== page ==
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Pontchartain Park and Neighborhood

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1955–present. Bounded by Leon C. Simon Dr., France Rd., Mithra St. and Providence Pl.
  • (Infrogmation of New Orleans [CC BY 2.5])
  • (Infrogmation of New Orleans [CC BY-SA 2.0])

The park of Pontchartrain Park is located in a neighborhood of the same name. (It is now informally known as Pontilly, a portmanteau of Pontchartrain Park and the adjacent Gentilly Woods neighborhood). The Pontchartrain Park neighborhood, the city’s first suburban-style subdivision for African Americans, was developed in the 1950s during a period of racial segregation, with notable financial support from Edgar and Edith Stern who had also supported nearby Dillard University (OR207). The suburb was marketed to middle-class professional families and featured modern, single-family brick-on-slab ranch-style houses that were distinctly different from the multifamily wooden frame structures in older neighborhoods. Movement into this neighborhood (and the eastern part of the city) corresponded with movement of white families out of older neighborhoods into the Lakeview and Lakewood subdivisions west of here as well as into Metairie in Jefferson Parish, a pattern that continued well into the 1970s.

In the center of the neighborhood is a rectangular public park of just over 180 acres defined on its north–south sides by Press and Congress drives. In the center of the park is a golf course designed in the 1950s by African American golf course designer Joseph M. Bartholomew (1885–1971), a native of New Orleans. Bartholomew had caddied as a teenager on local golf courses, including the Metairie Country Club, and his skill and knowledge about golf soon became apparent. In the early 1920s a wealthy member of the Metairie Country Club persuaded the membership to send him to New York to learn golf course design, and Bartholomew returned to New Orleans in 1922 to redesign the Metairie club’s course. Later he designed courses in City Park, which, like the Metairie club, was segregated, and where he could not play. In 1956, he designed the course for Pontchartrain Park and, following his retirement, continued to be active in the park until his death. The refurbished golf course, named after its designer, reopened in 2011.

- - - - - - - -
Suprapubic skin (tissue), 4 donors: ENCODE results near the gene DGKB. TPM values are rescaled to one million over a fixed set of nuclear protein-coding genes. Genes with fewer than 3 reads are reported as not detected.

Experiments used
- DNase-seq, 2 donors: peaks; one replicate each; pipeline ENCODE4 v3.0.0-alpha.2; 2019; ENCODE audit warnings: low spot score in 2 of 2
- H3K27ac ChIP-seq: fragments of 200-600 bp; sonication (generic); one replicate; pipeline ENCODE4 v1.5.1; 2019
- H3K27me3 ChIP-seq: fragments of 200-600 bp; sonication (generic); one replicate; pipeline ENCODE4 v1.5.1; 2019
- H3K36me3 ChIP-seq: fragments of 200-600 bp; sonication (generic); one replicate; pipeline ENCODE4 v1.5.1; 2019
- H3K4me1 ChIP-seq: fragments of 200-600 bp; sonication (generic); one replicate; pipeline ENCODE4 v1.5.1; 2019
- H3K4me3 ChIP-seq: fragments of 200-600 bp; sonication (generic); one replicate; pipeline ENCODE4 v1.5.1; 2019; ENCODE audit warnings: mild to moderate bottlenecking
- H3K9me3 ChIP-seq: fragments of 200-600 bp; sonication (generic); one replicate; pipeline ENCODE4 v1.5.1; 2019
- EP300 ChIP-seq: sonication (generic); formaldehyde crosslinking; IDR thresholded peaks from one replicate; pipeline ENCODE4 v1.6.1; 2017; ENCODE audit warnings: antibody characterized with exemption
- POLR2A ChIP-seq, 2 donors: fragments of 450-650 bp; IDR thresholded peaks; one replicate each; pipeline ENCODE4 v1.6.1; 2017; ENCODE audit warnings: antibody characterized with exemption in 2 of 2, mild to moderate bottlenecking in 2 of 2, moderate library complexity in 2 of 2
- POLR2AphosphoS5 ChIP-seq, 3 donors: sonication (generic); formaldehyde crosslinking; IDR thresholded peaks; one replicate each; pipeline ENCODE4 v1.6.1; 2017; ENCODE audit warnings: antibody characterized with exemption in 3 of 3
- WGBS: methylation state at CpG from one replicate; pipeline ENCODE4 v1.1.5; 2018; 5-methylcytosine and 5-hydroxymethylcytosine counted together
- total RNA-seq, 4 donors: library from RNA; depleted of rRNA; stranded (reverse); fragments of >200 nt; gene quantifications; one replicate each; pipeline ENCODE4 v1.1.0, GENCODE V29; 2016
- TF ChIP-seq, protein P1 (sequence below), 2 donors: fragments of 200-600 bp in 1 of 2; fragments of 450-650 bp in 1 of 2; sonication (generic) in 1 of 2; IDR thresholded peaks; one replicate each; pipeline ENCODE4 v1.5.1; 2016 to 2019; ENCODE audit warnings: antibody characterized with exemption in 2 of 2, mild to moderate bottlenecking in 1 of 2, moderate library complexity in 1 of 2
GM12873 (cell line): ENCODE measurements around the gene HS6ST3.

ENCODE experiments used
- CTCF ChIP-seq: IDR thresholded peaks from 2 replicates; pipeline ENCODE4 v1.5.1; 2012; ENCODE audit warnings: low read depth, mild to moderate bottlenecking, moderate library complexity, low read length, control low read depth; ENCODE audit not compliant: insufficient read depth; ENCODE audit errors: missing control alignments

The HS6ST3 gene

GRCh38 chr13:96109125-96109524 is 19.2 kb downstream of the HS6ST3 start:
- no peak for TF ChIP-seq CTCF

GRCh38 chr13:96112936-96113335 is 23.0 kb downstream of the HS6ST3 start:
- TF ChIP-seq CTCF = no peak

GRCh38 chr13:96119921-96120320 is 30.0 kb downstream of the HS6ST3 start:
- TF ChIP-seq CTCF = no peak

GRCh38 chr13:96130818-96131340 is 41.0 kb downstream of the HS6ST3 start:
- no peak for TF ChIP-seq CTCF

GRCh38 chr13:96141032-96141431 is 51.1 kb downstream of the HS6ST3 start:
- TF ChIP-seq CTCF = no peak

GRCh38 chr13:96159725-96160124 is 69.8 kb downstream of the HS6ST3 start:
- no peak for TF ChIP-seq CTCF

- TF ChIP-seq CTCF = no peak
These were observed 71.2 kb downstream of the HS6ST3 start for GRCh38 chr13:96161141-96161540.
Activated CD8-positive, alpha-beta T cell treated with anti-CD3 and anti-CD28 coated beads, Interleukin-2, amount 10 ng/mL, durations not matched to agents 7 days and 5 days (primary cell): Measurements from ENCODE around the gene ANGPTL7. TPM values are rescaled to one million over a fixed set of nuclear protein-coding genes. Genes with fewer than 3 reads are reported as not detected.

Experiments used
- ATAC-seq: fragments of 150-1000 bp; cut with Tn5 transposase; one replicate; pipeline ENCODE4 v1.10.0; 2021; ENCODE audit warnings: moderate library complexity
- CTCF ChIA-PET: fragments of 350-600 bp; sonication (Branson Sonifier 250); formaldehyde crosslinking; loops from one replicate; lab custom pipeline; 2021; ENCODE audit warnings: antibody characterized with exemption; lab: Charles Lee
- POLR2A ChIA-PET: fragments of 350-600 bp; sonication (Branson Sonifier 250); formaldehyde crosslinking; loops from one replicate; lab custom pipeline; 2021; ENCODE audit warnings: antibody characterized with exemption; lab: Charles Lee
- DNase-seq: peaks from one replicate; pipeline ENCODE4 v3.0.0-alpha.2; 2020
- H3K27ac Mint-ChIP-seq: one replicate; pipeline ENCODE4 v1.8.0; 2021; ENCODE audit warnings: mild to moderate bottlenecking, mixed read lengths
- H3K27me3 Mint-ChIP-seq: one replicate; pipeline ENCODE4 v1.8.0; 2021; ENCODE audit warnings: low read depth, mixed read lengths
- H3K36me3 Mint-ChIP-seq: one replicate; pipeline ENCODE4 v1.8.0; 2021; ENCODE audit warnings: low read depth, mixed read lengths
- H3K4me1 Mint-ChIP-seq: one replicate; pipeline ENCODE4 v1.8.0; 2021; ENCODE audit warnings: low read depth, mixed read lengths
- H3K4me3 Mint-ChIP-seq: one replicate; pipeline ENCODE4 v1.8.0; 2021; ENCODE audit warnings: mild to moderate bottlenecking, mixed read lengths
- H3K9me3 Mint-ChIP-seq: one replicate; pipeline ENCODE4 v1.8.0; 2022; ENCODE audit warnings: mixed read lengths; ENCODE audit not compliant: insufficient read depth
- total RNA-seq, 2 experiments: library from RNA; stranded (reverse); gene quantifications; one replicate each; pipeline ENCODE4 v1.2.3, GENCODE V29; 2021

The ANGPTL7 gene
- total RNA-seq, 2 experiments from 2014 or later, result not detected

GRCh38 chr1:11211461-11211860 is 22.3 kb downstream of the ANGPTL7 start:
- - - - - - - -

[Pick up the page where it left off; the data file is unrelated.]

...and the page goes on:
The Pontchartrain Park neighborhood, like Gentilly Woods which borders it to the south, was built on drained swampland, and its houses, park, and golf course suffered significantly from post–Hurricane Katrina flooding. While some residents abandoned these neighborhoods, many returned, determined to reoccupy houses purchased by their parents or grandparents, for whom owning a house here was a measure of social and economic status and evidence of having achieved the American dream, even during segregated times. At 4533 Mendez Street, Bethany United Methodist Church (1979) designed by African American architect Robert H. “Skip” Perkins (1936–1990), is a modernist beige brick building with a broad tapering spirelike roof over the sanctuary.

Writing Credits

Karen Kingsley and Lake Douglas


What's Nearby


Karen Kingsley and Lake Douglas, "Pontchartain Park and Neighborhood", [New Orleans, Louisiana], SAH Archipedia, eds. Gabrielle Esperdy and Karen Kingsley, Charlottesville: UVaP, 2012—,

Print Source

buildings of new orleans book

Buildings of New Orleans, Karen Kingsley and Lake Douglas. Charlottesville: University of Virginia Press, 2018, 248-250.

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